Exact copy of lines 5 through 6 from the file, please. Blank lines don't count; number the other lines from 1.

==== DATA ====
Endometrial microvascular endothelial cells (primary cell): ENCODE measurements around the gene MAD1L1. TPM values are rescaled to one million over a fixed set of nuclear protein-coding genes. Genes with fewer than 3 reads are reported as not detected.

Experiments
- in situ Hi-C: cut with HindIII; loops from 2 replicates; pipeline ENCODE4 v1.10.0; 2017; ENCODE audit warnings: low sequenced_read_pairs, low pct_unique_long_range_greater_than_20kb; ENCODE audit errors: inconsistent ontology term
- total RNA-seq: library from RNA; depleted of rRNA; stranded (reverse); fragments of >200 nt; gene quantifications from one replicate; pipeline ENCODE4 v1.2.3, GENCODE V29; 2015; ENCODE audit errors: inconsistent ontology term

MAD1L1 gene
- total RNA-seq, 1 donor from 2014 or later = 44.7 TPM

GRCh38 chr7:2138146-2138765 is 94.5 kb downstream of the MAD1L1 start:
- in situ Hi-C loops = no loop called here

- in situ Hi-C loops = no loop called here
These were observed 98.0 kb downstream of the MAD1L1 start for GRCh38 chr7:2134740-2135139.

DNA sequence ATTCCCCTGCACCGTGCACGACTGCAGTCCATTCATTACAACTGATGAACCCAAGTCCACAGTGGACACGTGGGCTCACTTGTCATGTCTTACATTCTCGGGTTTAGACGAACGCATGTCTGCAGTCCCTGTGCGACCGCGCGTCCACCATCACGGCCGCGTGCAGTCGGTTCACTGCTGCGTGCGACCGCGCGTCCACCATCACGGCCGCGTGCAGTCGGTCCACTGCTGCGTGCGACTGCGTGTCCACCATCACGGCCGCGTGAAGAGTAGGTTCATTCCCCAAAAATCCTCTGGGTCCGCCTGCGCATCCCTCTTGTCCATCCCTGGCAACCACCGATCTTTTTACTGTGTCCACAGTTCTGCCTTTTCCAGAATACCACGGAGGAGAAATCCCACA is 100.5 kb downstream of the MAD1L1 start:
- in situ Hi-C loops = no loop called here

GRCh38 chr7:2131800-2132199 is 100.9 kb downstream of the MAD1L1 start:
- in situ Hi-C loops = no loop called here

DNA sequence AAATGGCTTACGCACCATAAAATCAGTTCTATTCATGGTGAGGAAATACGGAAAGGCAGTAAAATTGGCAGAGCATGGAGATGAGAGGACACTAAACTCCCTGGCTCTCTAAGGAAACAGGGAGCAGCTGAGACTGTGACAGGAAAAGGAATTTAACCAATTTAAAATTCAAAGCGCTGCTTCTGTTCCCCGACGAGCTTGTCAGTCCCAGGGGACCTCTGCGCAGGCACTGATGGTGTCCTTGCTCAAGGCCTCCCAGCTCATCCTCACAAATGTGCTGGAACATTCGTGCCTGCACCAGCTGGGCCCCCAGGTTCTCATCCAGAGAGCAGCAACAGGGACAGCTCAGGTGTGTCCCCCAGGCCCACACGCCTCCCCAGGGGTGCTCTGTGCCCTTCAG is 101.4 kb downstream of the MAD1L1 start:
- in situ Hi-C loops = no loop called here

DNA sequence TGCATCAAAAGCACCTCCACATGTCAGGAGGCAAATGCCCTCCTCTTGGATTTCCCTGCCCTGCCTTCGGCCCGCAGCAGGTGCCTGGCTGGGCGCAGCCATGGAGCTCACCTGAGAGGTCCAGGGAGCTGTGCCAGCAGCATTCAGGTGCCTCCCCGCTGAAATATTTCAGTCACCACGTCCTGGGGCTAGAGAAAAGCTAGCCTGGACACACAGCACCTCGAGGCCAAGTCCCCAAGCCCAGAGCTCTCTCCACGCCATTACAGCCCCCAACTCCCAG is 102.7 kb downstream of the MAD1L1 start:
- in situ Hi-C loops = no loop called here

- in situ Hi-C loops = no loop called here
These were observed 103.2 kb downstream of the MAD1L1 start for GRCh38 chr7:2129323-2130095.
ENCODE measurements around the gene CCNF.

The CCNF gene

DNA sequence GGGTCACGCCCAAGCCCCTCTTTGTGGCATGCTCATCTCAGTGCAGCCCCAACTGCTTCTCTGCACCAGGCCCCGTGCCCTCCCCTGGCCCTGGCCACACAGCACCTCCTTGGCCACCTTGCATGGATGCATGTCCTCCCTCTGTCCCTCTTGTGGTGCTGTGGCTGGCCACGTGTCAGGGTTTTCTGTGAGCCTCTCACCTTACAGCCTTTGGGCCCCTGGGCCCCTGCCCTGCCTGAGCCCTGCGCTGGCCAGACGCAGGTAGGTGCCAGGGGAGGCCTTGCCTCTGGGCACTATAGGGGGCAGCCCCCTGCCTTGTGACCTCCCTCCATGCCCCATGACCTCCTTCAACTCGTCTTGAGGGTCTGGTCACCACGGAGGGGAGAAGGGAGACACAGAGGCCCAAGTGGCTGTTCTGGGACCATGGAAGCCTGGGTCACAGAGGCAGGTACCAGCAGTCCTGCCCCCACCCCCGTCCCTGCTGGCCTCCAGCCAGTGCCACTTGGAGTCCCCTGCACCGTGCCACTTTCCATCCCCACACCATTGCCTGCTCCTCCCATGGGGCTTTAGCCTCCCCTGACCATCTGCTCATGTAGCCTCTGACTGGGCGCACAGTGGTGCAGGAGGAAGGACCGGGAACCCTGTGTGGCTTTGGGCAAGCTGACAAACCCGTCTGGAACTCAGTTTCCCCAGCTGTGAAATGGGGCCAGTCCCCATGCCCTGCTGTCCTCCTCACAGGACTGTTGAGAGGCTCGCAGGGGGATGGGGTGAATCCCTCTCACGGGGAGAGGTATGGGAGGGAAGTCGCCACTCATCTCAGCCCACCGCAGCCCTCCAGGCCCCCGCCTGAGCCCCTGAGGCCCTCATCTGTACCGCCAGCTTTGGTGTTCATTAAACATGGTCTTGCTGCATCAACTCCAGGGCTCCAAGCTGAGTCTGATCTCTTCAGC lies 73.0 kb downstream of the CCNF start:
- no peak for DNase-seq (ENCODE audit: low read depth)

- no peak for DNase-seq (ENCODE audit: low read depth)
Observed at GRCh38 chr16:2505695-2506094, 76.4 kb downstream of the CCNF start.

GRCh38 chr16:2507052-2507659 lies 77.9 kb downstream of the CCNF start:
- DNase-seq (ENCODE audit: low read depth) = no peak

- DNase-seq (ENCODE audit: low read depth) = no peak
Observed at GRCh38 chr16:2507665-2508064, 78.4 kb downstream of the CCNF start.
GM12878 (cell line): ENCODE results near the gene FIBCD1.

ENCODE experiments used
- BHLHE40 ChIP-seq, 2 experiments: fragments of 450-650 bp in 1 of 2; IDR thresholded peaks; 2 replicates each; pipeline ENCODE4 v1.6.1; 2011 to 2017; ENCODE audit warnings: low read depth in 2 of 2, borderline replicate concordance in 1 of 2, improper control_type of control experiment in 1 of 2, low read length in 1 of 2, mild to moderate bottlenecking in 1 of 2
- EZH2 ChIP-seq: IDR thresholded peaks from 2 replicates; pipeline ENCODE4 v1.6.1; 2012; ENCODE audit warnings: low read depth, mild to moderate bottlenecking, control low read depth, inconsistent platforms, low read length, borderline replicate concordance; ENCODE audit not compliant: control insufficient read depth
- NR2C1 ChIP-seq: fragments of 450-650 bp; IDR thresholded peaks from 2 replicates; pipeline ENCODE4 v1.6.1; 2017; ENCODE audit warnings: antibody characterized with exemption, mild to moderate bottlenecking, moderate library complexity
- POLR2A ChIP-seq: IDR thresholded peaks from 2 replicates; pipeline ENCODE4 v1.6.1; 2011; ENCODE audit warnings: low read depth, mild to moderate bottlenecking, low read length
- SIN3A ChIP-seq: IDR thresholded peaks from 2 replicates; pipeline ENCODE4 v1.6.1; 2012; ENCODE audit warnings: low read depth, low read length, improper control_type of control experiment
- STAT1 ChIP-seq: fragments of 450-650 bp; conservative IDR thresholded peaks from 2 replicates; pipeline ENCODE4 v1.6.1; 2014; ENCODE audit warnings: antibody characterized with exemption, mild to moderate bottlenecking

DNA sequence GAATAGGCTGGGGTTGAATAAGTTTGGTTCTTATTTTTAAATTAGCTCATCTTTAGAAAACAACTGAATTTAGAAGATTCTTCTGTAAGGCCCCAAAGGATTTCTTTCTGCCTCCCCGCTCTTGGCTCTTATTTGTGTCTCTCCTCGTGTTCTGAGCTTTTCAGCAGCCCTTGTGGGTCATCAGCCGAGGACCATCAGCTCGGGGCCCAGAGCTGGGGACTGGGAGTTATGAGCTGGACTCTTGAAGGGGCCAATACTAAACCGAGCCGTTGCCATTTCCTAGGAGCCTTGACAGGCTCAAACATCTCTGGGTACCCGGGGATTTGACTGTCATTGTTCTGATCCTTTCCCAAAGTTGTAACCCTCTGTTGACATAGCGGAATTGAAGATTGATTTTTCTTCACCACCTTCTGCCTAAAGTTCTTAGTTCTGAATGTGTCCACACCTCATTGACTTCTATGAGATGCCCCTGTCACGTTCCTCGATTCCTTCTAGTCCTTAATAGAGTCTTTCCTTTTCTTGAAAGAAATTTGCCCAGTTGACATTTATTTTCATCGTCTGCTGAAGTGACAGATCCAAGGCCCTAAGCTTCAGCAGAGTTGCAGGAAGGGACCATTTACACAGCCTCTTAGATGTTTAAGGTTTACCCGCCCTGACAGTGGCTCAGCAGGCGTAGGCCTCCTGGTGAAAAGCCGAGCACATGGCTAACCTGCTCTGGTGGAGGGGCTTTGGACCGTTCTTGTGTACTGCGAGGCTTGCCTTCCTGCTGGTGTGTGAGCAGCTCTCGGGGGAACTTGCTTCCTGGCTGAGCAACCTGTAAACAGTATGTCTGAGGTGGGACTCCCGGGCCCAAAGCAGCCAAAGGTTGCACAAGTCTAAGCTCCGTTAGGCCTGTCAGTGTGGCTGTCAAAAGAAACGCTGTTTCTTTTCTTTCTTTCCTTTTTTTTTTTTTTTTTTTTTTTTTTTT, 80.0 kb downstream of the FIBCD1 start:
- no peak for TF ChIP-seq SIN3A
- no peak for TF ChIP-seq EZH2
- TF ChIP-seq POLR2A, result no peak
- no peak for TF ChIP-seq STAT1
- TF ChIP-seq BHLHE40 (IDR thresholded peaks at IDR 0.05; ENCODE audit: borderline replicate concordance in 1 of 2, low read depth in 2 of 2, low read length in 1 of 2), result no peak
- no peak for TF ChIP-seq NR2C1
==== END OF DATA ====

MAD1L1 gene
- total RNA-seq, 1 donor from 2014 or later = 44.7 TPM